The former head of MI6 warned last month that there are ‘several thousand’ individuals of concern in Britain and demanded tougher anti-terror powers to prevent a ‘ghastly 7/7-style attack’.
Sir John Sawers said ‘The threat that we face from terrorists here has gone up over the last three years and there has to be some response to that.
‘What we don’t want to do is wait for some ghastly 7/7-style terrorist attack here in the UK before political opinion changes.
‘The whole point is to move incrementally to ensure that the powers and resources available to the security services, intelligence services, are ahead of that threat.’
Sir John, who stepped down from MI6 last November, added: ‘I think in general when you look at the challenge that the security services are facing with the number of extremists here in the UK, elsewhere in Europe, they do a really professional job and, of course, they know many of these individuals, most of them who end up taking part in terrorist organisations.’
MENIAL WORK, A LACK OF TOILET PAPER AND NOWHERE TO CHARGE YOUR IPHONE: HOW THE TRIALS OF BRITAIN’S RETURNING JIHADIS HAVE REVEALED LIFE WITH ISIS IS FAR FROM PARADISE
A series of trials of extremists who travelled to the Middle East reveals many of them were woefully unprepared for life in a warzone and miss the comforts of the UK.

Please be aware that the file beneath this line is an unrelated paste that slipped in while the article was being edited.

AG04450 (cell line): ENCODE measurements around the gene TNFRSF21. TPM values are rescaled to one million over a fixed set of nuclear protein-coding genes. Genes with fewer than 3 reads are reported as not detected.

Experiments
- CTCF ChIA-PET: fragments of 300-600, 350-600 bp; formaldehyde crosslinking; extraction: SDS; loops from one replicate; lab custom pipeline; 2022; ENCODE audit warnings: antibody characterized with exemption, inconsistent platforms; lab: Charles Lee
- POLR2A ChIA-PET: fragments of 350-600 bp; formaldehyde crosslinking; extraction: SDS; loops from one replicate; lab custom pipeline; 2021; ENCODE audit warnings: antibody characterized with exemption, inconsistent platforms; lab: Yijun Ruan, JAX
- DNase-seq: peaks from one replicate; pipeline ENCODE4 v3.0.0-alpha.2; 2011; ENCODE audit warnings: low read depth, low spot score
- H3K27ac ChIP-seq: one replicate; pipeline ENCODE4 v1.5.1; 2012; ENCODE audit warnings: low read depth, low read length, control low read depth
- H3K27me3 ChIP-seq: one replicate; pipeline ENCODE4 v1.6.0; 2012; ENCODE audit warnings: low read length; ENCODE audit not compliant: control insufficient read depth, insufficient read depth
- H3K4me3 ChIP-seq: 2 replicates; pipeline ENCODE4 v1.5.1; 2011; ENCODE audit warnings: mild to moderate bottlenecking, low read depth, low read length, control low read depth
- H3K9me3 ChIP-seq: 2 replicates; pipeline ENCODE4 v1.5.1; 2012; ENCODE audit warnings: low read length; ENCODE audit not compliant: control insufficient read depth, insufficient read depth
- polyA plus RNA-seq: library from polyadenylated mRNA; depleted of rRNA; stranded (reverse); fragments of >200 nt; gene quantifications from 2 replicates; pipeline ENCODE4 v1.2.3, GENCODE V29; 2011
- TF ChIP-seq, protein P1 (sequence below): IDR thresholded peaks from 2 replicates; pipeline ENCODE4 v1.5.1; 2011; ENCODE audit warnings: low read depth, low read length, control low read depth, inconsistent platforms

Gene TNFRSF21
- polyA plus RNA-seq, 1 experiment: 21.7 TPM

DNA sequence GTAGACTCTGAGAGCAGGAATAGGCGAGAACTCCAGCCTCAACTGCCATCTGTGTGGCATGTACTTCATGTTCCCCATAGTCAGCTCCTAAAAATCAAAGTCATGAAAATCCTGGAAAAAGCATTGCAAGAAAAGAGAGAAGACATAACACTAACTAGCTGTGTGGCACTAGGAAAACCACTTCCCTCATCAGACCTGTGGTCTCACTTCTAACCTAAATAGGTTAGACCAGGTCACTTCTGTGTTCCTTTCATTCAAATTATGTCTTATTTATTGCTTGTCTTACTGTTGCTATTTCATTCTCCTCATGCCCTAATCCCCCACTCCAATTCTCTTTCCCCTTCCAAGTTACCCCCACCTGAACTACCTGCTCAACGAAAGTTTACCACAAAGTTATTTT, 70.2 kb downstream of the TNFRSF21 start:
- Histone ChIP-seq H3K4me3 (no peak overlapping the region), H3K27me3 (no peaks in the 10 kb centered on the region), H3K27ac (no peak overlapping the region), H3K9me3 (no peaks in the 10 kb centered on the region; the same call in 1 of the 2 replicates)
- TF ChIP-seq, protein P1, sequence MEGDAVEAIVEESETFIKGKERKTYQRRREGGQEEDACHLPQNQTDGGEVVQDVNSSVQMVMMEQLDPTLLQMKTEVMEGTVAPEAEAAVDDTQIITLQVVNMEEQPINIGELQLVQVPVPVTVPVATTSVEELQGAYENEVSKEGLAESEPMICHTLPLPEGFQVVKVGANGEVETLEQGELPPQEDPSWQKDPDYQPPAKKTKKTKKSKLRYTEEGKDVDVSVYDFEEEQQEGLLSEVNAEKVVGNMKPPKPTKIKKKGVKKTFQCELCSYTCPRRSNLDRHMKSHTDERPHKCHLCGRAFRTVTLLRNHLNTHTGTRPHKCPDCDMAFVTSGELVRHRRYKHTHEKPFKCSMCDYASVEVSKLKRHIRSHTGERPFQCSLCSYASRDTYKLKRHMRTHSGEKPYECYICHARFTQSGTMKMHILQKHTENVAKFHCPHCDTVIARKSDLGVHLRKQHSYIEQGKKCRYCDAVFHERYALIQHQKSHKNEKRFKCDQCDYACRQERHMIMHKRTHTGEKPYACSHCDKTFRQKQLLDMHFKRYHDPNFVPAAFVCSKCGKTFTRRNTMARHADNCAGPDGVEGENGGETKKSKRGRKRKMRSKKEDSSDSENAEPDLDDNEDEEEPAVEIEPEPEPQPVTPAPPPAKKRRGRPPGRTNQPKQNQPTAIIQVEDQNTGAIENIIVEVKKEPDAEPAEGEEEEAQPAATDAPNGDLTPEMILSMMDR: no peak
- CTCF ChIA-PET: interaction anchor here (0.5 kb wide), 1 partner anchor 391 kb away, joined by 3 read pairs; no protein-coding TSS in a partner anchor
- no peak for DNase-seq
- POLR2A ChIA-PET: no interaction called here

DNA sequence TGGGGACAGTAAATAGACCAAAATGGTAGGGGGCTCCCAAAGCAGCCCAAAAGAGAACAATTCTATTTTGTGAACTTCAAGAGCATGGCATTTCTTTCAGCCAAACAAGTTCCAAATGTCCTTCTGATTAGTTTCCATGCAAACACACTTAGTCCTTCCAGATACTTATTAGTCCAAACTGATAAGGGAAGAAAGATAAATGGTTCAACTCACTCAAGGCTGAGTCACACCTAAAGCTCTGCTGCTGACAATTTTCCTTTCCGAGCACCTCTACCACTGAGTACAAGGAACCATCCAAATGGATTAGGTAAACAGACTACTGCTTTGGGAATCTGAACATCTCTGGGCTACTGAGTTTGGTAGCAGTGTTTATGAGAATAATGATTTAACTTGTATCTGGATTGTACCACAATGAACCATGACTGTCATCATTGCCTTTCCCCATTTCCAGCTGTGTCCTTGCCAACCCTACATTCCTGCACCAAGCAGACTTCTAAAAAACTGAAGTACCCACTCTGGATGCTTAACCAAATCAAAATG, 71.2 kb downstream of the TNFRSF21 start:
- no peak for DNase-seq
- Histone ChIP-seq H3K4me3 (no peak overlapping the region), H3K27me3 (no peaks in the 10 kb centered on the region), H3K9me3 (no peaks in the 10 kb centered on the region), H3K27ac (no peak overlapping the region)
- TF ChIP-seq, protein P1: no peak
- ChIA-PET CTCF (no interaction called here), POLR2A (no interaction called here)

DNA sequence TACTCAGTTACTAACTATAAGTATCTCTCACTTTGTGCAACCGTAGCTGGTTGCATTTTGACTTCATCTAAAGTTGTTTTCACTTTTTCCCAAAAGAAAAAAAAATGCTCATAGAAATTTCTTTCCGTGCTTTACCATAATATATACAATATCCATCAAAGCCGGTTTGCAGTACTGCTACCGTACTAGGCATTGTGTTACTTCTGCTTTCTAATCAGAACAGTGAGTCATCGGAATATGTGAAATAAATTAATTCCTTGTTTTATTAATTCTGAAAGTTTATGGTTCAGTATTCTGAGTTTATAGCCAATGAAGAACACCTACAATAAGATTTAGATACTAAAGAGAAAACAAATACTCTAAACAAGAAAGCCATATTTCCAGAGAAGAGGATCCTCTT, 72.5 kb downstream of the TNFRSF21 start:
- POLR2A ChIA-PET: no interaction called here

Imran Khawaja, who was jailed for 12 years after faking his own death so he could return, was nicknamed ‘Barbie’ by fellow fighters and complained to his family about the lack of cocoa butter, toothpaste, moisturiser, and toilet paper.
His relatives attempted to lure him back to the UK with images of them eating at Nandos chicken restaurant. He later decided to flee his terrorist training camp because of the lack of ‘war booty’, meaning women.
ISIS propaganda videos mean many British fighters expect a glorified version of the reality, which is strict rules and a repetitive schedule
Mohommod Nawaz, 30, with his younger brother Hamza Nawaz, 24, were both jailed for going to Syria.
Photos from the brother’s phones showed the strict daily schedule at the camp included two sessions of ‘military training’, two sessions of ‘Islamic lessons’ and ‘lights out’ at 10pm.
The day began at 4.30am with prayers, followed by physical training from 6am to 8am. There would be ‘military training’ twice a day and further Islamic lessons before bed.
Messages Mohommod sent to his girlfriend reveal he was far from happy in Syria. He moaned about not being able to use his mobile phone while training and feared being caught charging it by other wannabe jihadis.
He wrote: ‘Aint allowed to have a phone when training…cos I don’t have it on me and I can’t charge it without someone grassing me up.’
He also admitted crying to himself at night over worries he might not see his girlfriend in London again, writing: ‘I fear we may never see each other again. I was crying bares [lots] last night.’
Mashudur Choudhury, the first man convicted of Syria-related terrorism, said he was made to do the cooking and washing and look after children in a makeshift nursery.
The complaints chime with those made by a number French Muslim converts in weepy messages home that were leaked to newspaper Le Figaro.
One said: ‘I’m fed up to the back teeth. My iPod no longer works out here. I have got to come home.’ Another wrote: ‘I’ve done hardly anything but hand out clothes and food,’ he said, adding: ‘Winter is beginning. It’s starting to get tough.’